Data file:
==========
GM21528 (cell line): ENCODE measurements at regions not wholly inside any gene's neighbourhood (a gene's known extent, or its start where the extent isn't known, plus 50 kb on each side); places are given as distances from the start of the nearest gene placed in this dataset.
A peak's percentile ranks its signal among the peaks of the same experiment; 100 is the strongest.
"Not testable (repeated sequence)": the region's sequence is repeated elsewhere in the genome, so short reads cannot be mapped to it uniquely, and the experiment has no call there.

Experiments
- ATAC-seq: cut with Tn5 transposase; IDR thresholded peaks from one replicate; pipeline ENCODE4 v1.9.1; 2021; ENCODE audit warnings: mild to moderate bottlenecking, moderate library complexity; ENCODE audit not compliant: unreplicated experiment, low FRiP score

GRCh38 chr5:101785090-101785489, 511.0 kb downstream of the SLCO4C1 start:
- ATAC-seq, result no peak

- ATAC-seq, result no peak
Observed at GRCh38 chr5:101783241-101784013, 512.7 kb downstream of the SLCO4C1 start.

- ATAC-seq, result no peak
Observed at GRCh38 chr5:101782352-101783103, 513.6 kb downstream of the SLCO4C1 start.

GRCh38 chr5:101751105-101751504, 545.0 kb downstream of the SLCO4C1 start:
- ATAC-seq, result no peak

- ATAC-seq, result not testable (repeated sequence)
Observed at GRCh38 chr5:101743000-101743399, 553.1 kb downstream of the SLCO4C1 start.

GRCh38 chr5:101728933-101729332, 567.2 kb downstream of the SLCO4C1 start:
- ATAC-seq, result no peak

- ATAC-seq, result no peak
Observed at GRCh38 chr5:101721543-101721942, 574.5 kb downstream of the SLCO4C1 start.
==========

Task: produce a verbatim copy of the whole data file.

GM21528 (cell line): ENCODE measurements at regions not wholly inside any gene's neighbourhood (a gene's known extent, or its start where the extent isn't known, plus 50 kb on each side); places are given as distances from the start of the nearest gene placed in this dataset.
A peak's percentile ranks its signal among the peaks of the same experiment; 100 is the strongest.
"Not testable (repeated sequence)": the region's sequence is repeated elsewhere in the genome, so short reads cannot be mapped to it uniquely, and the experiment has no call there.

Experiments
- ATAC-seq: cut with Tn5 transposase; IDR thresholded peaks from one replicate; pipeline ENCODE4 v1.9.1; 2021; ENCODE audit warnings: mild to moderate bottlenecking, moderate library complexity; ENCODE audit not compliant: unreplicated experiment, low FRiP score

GRCh38 chr5:101785090-101785489, 511.0 kb downstream of the SLCO4C1 start:
- ATAC-seq, result no peak

- ATAC-seq, result no peak
Observed at GRCh38 chr5:101783241-101784013, 512.7 kb downstream of the SLCO4C1 start.

- ATAC-seq, result no peak
Observed at GRCh38 chr5:101782352-101783103, 513.6 kb downstream of the SLCO4C1 start.

GRCh38 chr5:101751105-101751504, 545.0 kb downstream of the SLCO4C1 start:
- ATAC-seq, result no peak

- ATAC-seq, result not testable (repeated sequence)
Observed at GRCh38 chr5:101743000-101743399, 553.1 kb downstream of the SLCO4C1 start.

GRCh38 chr5:101728933-101729332, 567.2 kb downstream of the SLCO4C1 start:
- ATAC-seq, result no peak

- ATAC-seq, result no peak
Observed at GRCh38 chr5:101721543-101721942, 574.5 kb downstream of the SLCO4C1 start.